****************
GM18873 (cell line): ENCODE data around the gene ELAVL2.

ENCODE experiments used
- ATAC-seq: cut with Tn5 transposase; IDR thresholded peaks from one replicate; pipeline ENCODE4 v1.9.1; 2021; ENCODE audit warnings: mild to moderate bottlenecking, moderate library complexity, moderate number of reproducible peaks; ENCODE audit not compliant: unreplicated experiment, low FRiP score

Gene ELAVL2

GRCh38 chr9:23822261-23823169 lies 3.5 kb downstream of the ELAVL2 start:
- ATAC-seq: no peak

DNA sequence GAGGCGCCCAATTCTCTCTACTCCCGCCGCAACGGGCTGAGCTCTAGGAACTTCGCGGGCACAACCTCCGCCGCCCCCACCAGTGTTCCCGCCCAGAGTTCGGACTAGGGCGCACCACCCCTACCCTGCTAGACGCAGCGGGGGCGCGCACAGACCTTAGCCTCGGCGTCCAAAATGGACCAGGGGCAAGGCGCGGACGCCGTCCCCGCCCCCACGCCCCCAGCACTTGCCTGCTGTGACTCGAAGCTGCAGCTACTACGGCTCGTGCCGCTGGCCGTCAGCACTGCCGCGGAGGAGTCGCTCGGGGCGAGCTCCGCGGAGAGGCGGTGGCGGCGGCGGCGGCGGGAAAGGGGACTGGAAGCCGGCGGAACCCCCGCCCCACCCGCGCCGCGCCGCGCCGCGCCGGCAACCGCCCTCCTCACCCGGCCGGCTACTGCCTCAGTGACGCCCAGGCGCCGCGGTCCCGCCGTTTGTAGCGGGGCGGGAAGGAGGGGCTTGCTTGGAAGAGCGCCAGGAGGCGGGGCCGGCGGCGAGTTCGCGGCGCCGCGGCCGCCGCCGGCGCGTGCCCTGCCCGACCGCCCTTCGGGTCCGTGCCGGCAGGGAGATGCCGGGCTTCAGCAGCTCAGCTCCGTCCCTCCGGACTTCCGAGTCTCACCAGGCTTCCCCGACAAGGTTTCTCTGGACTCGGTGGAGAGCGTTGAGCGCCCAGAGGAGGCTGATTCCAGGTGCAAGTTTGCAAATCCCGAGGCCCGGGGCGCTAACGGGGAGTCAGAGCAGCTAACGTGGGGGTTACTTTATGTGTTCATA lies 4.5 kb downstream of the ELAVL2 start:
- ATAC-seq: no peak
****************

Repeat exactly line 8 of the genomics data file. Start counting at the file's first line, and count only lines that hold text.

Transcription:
- ATAC-seq: no peak